Thought for the day: I am never going to "retire".
It's interesting, when I begin to chat with people about retirement--the whole saving-up-money, 401K, you-should-have-started-your-retirement-fund-a-long-time-ago stuff that has the power to make us fear the future, if we let it. I've discovered that I have an alarming number of friends who have no retirement plan. Literally. And some of these folks are old enough (in my opinion) that they should probably have a substantial nest egg by now. Yet they don't.
My husband is notorious for wringing his hands over this stuff. And I try to stay away from the gloom-and-doom thoughts as much as possible.
Here's the thing. I've been writing for years, but it isn't an actual career yet. (I mean, it is. It's what I do best, and it's what I do the most. Besides eating chocolate.) But inherent in the word career is the whole idea of making a living. And that, as you know, I'm not doing. Yet.
BUT. For me, there isn't a "countdown to retirement". I intend to write until my fingers stop moving and I'm ready to dance off to heaven. There is no such thing as "aging out" of writing, and there's no reason to set it aside at some pre-designated age, just because that's what people do.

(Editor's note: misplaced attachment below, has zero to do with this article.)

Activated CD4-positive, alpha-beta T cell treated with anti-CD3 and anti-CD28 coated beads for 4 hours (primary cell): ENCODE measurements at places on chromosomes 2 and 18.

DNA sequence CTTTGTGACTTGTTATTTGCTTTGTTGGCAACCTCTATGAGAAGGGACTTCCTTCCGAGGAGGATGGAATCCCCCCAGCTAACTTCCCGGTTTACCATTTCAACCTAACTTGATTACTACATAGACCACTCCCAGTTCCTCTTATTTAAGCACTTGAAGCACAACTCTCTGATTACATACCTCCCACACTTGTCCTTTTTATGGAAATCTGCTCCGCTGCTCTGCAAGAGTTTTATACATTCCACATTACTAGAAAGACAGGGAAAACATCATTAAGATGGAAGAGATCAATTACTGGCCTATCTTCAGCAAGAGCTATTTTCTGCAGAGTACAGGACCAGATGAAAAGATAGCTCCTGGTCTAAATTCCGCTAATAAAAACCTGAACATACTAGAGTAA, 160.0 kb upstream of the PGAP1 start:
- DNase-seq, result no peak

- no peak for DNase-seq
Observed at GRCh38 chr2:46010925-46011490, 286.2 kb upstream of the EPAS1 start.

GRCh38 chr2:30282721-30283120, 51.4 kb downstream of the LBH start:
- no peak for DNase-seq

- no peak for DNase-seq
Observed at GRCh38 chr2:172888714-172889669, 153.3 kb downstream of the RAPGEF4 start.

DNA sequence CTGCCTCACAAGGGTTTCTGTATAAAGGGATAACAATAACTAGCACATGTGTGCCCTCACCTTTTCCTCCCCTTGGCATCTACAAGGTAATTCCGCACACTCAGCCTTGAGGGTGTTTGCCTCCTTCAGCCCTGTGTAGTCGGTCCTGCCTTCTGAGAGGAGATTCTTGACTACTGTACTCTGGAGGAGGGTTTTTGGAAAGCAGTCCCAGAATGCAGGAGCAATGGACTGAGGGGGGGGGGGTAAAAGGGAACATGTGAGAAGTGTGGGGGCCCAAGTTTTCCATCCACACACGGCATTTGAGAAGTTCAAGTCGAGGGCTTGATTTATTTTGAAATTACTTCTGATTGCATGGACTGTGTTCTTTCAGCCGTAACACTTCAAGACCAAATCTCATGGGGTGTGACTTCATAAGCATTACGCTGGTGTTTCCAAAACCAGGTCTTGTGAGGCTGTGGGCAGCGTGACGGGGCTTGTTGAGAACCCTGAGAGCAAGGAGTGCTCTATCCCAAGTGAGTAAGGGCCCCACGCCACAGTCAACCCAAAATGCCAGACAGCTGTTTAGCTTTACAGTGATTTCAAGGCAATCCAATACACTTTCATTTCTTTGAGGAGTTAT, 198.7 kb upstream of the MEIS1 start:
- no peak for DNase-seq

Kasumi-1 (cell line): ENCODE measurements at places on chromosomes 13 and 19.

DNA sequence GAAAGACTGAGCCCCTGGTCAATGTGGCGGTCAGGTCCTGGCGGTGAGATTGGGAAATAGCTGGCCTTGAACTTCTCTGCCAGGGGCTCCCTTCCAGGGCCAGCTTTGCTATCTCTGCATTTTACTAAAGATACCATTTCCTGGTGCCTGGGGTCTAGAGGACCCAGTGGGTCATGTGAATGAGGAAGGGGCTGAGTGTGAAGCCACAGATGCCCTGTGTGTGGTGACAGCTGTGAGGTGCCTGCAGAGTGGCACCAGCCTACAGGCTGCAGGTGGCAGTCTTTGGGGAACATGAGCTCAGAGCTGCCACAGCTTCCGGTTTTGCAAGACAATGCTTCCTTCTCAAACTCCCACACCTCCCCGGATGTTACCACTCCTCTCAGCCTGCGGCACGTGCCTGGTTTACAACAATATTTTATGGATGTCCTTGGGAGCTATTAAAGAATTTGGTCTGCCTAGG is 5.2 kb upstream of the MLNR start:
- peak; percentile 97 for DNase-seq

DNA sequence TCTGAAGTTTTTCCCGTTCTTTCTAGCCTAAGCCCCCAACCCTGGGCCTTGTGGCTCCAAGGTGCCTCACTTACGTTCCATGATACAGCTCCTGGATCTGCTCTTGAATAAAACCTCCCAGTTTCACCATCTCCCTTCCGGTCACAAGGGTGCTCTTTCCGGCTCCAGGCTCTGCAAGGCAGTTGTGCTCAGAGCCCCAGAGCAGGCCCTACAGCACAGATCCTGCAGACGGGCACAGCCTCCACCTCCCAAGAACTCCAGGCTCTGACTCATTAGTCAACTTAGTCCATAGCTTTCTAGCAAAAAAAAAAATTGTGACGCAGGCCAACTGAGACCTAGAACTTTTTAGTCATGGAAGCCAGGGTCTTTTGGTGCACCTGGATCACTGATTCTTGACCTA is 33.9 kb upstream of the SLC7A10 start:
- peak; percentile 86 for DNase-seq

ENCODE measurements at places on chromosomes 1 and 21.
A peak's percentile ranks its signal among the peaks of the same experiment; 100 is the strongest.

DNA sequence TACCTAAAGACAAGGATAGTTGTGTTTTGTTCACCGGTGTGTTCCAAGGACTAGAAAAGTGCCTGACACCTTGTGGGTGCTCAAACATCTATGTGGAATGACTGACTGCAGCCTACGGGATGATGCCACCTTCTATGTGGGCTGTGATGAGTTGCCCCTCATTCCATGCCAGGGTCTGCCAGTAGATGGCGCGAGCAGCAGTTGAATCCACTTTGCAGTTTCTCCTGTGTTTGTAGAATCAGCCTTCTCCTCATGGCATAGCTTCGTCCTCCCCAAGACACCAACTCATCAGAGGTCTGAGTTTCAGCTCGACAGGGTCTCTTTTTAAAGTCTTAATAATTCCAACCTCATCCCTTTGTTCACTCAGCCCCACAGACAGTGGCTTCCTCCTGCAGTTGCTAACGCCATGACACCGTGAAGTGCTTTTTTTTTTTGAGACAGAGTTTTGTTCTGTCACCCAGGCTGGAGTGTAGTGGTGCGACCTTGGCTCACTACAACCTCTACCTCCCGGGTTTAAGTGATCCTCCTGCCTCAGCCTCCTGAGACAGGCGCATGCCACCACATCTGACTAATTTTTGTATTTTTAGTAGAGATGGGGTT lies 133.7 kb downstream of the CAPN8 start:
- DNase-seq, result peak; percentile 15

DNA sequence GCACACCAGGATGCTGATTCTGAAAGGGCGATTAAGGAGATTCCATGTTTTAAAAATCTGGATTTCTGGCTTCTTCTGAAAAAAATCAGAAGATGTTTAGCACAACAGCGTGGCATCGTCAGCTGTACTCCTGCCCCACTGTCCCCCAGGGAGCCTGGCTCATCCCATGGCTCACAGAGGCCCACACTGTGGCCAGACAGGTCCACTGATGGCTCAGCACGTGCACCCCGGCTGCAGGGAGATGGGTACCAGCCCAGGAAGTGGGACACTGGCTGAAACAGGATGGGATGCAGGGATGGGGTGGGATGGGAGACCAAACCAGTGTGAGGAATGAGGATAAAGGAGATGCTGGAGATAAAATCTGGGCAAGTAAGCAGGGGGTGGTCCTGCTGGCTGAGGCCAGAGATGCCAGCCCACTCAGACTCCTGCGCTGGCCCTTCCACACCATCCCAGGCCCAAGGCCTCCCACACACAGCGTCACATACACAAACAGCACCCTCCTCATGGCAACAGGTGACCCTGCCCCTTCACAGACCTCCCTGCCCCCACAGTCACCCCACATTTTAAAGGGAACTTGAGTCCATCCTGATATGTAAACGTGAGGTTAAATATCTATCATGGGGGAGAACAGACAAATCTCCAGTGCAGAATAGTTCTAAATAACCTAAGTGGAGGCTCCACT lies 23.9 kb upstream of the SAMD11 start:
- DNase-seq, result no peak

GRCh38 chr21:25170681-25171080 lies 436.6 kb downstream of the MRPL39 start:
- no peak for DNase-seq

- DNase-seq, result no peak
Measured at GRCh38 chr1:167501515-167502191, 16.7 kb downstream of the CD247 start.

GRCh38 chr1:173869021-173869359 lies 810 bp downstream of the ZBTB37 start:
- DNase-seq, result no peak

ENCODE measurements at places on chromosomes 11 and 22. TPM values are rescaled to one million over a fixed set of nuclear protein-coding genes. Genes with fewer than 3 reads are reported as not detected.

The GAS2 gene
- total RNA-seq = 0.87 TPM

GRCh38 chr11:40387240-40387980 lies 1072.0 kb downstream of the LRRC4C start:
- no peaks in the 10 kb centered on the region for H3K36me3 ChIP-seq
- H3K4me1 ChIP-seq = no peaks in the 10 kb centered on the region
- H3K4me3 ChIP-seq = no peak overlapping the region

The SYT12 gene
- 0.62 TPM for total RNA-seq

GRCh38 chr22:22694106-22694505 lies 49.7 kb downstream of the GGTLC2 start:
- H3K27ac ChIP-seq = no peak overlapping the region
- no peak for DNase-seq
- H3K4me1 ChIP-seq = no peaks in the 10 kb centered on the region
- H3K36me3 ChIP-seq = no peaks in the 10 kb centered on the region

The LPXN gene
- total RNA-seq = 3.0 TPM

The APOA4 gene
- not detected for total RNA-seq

So while my husband will certainly enter the realms of Official Retirement some day, I will not. He can putter around the yard and volunteer at the homeless shelter while I sit at my desk and work on my latest WIP. Or edit a client's work. Or schedule my next book tour.
Yep. That's my dream. 85 and still going strong. And I'm holding fast to it.
My (fabulous amazing inspiring) piano teacher from college is in his early 80s and still performing. He officially retired from the university at least a decade ago, but he has not, in the strictest sense, retired. My desktop photo is a black and white shot of his hands on a piano keyboard, taken by his daughter. The fingers are gnarled and knobby--and beautiful. I know those hands--I've heard them play so many times. He is a master, and he's just going to keep going until he's finished breathing.
I want to be like him.
(Well, I'll never play as well as he does, because I stopped being a rabid, practice-5-hours-a-day pianist once I graduated. But I want words to flow from my fingers instead of music, well into my aren't-you-retired-yet years.)
Writing isn't my job--it is my life's work. There is a difference. And "life" doesn't end at 65 or 70 or whatever arbitrary "retirement age" people throw about.
So there you have it--another piece of my heart. (Treat it well, as you always do!) Now tell me YOUR plans. Will you spend the rest of your life writing? Or do you long for the day when you can set down your quill and enjoy a cup of tea on the porch instead? We all have different dreams, and I'd love to hear yours!